Tag Archives: Interstellar Technologies

Japanese private company launches rocket on suborbital test

Capitalism in space: The Japanese private company Interstellar Technologies yesterday successfully completed a suborbital test flight of its MOMO rocket.

This success is significant in that Interstellar has tried twice previously to complete a suborbital flight, and failed both times. The first attempt was on July 30, 2017 and the second on June 30, 2018. Furthermore, they had said that the gap between the second and third attempts would be shorter, which it was.

So far, MOMO is designed solely as a suborbital rocket. I would not be surprised if they begin to scale up development to an orbital version once they begin money-making operations with the suborbital version, but this has not been announced by the company.

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Interstellar Technologies releases video of launch failure

Capitalism in space: The private Japanese company Interstellar Technologies today released a video of its June 30th launch failure.

The company is investigating the exact cause of the June 30 failure, which saw the 33-foot (10-meter) tall MOMO-2 lift off from a test site near the town of Taiki on Japan’s island of Hokkaido before crashing to the ground seconds later after it lost thrust. “The cause of the MOMO-2 failure is still under investigation,” Takahiro Inagawa, IST’s CEO, told Astrowatch.net. “However, we assume that its engine and hot-gas thruster for the roll control are responsible.

They say they are proceeding toward their third launch attempt.

[A]lthough the exact date of the launch has not been disclosed, Inagawa said that MOMO-3’s flight should be expected within months. “We will begin the next launch as soon as we are ready,” Inagawa said. “We were able to launch MOMO-2 within less than a year after MOMO-1. The launch interval of MOMO-3 and MOMO-2 will be shorter.”

I have embedded the video of the launch failure below the fold. You do want to view this. Trust me.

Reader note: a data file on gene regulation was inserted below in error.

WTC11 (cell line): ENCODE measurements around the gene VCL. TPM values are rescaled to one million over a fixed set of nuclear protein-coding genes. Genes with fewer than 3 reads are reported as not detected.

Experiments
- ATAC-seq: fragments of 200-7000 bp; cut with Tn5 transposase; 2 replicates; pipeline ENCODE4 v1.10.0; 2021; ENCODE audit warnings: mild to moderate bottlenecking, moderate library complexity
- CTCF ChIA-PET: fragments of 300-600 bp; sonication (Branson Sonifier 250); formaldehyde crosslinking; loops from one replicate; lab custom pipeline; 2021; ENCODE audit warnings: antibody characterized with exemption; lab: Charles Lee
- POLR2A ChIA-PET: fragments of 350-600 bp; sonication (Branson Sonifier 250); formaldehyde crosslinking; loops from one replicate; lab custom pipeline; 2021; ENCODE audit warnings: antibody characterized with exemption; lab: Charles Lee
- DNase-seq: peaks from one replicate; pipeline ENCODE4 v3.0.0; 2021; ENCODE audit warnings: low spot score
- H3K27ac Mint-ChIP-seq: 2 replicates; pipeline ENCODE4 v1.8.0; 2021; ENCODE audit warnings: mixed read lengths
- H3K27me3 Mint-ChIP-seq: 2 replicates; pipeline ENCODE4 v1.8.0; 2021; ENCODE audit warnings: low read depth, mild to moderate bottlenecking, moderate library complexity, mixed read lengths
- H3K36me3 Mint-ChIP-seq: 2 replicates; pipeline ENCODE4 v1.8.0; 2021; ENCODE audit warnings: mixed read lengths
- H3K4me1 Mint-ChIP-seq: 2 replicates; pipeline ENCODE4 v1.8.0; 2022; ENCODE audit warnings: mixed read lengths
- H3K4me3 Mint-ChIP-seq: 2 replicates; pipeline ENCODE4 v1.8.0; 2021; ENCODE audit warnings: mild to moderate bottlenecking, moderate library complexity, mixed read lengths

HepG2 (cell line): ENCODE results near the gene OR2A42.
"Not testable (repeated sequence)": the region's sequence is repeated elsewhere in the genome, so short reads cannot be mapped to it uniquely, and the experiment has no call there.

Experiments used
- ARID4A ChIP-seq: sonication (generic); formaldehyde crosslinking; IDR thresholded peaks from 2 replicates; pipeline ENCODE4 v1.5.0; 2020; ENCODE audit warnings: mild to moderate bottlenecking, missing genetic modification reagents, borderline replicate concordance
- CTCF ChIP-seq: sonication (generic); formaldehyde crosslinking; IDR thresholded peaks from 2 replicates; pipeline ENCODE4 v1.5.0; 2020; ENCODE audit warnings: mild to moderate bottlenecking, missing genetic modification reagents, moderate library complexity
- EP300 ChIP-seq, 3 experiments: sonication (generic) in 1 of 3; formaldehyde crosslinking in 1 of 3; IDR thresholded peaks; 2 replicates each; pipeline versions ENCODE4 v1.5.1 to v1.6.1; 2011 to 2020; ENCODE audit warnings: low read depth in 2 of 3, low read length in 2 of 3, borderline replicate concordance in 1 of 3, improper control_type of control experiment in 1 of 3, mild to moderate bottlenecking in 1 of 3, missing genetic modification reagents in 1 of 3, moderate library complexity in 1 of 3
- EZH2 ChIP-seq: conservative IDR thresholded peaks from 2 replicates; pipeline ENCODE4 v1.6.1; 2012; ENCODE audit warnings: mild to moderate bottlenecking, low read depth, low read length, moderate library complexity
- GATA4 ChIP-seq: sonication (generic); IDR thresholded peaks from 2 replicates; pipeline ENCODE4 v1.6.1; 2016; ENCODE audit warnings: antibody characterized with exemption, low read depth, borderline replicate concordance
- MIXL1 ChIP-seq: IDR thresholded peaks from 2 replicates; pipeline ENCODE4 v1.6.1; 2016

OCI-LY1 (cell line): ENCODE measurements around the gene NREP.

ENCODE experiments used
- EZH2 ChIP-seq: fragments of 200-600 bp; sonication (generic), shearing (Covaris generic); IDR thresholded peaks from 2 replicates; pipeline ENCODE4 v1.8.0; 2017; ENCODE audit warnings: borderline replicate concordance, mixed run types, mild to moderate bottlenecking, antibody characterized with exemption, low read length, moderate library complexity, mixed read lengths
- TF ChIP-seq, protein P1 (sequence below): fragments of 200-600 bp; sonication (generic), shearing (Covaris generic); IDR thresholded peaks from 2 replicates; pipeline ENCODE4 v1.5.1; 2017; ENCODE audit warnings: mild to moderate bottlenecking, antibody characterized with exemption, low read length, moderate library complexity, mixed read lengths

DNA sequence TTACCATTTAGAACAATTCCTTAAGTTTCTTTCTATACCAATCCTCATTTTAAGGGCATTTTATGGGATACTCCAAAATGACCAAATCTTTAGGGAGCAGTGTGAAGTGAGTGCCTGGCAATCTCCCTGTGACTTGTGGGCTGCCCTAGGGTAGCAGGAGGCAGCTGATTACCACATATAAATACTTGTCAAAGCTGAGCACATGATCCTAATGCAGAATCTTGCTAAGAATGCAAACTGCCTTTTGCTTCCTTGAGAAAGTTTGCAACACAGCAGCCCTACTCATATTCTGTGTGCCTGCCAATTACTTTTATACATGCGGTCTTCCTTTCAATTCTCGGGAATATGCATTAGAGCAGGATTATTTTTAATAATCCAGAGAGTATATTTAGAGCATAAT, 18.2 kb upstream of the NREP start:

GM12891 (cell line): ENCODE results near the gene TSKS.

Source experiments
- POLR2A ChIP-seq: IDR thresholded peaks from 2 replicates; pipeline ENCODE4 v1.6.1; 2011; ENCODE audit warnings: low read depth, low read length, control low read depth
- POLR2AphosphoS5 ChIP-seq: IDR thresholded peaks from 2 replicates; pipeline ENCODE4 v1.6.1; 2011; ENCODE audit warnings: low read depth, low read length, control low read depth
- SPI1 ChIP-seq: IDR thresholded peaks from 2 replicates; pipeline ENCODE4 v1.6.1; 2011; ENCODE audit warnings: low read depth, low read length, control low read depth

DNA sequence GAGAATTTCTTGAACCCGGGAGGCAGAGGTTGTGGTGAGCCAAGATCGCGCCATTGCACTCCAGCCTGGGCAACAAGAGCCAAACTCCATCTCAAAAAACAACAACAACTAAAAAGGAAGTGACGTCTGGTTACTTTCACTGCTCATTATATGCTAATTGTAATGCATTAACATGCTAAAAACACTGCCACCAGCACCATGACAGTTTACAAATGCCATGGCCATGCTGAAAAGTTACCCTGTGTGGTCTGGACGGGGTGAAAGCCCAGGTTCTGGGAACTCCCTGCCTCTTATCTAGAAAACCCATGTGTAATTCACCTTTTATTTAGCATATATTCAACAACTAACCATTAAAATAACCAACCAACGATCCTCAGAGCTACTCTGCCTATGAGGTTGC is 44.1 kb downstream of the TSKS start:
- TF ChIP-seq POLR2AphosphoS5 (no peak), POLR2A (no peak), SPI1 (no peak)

» Read more

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Private Japanese smallsat rocket fails at launch

Capitalism in space: The second test flight of a private Japanese smallsat rocket company, Interstellar Technologies, today failed immediately at launch.

A rocket developed by a Japanese startup company burst into flames seconds after a failed liftoff Saturday in northern Japan.

The MOMO-2 rocket, developed by Interstellar Technologies, was launched in Taiki town on Hokkaido, Japan’s northernmost main island. It was supposed to reach as high as 100 kilometers (62 miles) into space. Television footage showed that the 10-meter (33-foot) pencil rocket lifted only slightly from its launch pad before dropping to the ground, disappearing in a fireball. Footage on NHK public television showed a charred rocket lying on the ground.

The incident caused no injuries.

Rocket science is hard. Competition and freedom carries risks. This company might not be dead, but this failure is definitely a significant setback.

Posted from Belize.

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Private Japanese company to test fly again by December

Capitalism in space: Interstellar Technologies, the private Japanese rocket company attempting to enter the launch market with a low cost suborbital rocket, will attempt a second test flight before the end of the year.

Their first test flight failed to reach space when they had a communications problem and had to terminate the mission early.

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Japanese private rocket launch terminates early due of communication failure

Capitalism in space: The first launch of the first privately-built and funded Japanese suborbital rocket was terminated early today because of a communications failure.

The rocket’s developers, Interstellar Technologies, said they aborted the launch after about 80 seconds and it landed about 8 kilometers (5 miles) offshore. The aim had been to launch the rocket, called “Momo,” to an altitude of 100 kilometers (62 miles), but it only traveled about 30-40 kilometers (19-25 miles).

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Japan’s first private rocket to launch this weekend

Capitalism in space: A company in Japan hopes to launch the first Japanese privately built suborbital rocket this coming weekend.

The rocket is small, but it uses liquid fueled engines, which gives the company the potential to scale it up to produce an orbital version, something they say they want to do by 2020.

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